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Student newspaper of Strath Haven High School

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CHEESE CORNER: The explosive story behind brie

This is the cheesiest column you’ll see in this issue!
Brie+cheese
Steven Ventresca
Brie cheese

Welcome back to the Cheese Corner. For this edition, I decided to start with a cheesy dad joke:

What happened after the explosion at the French cheese factory?

All there was left was de-brie.


Brie cheese is a soft, creamy cheese that originated in the region of Brie in France. Brie is traditionally made from raw cow’s milk, although pasteurized milk is also commonly used today.

The quality of the milk is a big factor in the flavor and texture of the cheese. After the milk is heated, rennet, a set of enzymes found in mammals, is added to solidify the milk. This causes it to thicken and form curds.

Once the milk has hardened, it is cut into small curds. The size of the curds will influence the texture of the cheese. The curds are then gently stirred and allowed to settle. The whey is drained off, leaving behind the curds. The curds are transferred into molds, typically cylindrical. These molds help shape the cheese and allow excess whey to continue to drain off.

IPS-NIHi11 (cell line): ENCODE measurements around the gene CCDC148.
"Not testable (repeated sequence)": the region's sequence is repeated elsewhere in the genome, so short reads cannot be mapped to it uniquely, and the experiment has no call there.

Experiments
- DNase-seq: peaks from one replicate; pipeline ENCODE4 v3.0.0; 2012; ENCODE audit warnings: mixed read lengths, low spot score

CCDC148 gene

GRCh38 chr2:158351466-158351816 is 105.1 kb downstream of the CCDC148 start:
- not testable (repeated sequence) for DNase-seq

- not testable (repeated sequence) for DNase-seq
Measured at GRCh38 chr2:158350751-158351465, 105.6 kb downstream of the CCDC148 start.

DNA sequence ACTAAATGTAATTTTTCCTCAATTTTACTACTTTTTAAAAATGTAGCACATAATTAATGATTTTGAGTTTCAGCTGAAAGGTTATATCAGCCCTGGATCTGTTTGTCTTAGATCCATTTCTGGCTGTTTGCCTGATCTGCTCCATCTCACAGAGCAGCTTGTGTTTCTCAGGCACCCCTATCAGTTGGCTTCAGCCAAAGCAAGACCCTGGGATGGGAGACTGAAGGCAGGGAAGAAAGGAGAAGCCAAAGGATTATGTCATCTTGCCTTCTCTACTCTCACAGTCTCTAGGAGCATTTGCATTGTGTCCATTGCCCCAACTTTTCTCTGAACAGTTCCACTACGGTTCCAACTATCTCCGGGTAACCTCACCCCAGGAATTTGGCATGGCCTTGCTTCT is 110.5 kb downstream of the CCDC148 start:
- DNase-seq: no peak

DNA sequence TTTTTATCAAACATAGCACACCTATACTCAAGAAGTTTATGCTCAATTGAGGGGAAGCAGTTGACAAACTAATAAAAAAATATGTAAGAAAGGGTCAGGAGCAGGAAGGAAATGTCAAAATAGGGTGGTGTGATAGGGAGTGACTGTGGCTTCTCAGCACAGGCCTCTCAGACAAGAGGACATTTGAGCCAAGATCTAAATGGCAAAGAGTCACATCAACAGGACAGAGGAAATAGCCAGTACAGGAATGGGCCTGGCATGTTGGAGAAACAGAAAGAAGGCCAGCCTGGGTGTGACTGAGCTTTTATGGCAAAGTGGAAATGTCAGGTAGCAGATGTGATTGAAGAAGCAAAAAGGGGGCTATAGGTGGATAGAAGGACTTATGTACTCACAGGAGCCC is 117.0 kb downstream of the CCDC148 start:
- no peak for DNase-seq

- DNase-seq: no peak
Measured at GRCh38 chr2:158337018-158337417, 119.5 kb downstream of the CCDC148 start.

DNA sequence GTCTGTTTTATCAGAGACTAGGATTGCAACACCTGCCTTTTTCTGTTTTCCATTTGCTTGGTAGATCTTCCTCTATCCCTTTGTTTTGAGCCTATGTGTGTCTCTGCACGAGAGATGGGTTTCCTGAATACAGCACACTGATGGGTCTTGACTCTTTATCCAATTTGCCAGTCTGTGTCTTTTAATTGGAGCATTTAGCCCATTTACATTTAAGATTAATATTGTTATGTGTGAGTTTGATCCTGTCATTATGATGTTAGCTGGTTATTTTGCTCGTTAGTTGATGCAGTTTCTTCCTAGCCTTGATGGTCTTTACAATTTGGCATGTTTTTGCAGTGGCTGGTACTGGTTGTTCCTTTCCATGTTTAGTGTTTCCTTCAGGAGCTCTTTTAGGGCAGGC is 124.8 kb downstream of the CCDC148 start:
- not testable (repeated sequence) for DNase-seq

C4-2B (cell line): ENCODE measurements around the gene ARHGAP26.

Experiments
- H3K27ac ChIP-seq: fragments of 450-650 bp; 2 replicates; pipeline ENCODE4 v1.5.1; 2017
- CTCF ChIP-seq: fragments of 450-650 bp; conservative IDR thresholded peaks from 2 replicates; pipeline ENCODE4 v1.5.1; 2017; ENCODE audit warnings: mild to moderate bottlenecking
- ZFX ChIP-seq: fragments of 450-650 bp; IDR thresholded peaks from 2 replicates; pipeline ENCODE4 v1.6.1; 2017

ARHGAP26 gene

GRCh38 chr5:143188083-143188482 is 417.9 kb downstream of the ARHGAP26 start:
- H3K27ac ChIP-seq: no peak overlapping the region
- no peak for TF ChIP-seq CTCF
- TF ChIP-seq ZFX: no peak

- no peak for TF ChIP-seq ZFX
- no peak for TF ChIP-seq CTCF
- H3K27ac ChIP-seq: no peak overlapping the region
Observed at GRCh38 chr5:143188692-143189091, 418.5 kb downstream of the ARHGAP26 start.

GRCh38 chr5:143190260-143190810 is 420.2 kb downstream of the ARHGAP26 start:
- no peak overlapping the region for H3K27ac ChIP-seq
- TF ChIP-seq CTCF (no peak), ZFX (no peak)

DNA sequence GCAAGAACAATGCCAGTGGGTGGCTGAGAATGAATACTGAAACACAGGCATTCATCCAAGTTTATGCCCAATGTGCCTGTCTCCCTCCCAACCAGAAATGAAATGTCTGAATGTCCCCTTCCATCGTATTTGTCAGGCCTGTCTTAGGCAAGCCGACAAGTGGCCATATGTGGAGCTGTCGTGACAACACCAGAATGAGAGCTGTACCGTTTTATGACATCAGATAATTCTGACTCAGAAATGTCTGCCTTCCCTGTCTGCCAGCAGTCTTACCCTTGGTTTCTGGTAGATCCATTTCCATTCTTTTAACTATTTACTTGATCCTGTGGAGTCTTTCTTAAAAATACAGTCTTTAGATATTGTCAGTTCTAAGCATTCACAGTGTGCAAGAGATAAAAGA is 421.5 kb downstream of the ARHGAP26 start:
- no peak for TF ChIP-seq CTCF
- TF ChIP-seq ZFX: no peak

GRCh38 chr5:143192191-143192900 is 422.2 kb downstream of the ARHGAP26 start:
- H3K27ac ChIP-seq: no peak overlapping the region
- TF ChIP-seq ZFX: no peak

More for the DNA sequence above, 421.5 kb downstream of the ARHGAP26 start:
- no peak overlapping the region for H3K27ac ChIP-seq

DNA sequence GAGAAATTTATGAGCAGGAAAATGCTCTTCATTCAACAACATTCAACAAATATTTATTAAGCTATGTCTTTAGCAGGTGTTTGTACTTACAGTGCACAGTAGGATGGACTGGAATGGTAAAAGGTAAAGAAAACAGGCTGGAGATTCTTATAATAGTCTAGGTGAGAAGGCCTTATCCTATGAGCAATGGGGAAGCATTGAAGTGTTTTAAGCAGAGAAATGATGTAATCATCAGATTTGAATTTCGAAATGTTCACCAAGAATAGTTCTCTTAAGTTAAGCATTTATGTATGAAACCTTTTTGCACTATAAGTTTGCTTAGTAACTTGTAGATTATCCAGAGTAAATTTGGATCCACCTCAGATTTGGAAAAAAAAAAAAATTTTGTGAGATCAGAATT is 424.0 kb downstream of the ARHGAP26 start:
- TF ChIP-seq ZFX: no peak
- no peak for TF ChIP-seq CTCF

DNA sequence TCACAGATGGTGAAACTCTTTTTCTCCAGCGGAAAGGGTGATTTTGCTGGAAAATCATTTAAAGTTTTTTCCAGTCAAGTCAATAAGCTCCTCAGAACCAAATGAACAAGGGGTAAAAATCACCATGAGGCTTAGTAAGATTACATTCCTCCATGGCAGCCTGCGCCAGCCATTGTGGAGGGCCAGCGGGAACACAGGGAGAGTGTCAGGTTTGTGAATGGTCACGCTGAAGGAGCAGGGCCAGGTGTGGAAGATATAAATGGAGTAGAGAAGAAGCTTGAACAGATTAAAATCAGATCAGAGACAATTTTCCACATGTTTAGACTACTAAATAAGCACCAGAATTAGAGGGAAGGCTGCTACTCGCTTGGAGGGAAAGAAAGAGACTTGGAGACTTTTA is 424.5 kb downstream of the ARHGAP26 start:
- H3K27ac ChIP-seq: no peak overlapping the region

After molding, the cheese is salted. Salt helps to flavor the cheese and also acts as a preservative. The cheese is then left in a cool environment. Brie typically ages for several weeks, depending on the wanted flavor and texture. During this time, the cheese gains its texture and flavor.

Once the cheese is ready, it is packaged for sale. Brie cheese is often wrapped in a layer of paper or plastic to prevent it from drying out.

The packaging of the cheese says that it “pairs beautifully with crisp white wine and fresh fruity jam.”

Now, I can’t drink white wine, or any wine in general. So, I decided to try it with some random cracker I found in a cabinet in my kitchen. It was very soft but when it’s blended with another food item, it loses a lot of its flavor.

I still think that it is good. I’m sure that there are many different foods to combine with Brie that make it worth trying.

But I do not recommend random crackers in a random cabinet in the kitchen.

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About the Contributor
Matteo Ventresca ‘25
Matteo Ventresca ‘25, Managing Editor of Print
Matteo Ventresca is the Managing Editor for Print for The Panther Press. In his free time, he enjoys watching and playing soccer, as well as playing the trombone.
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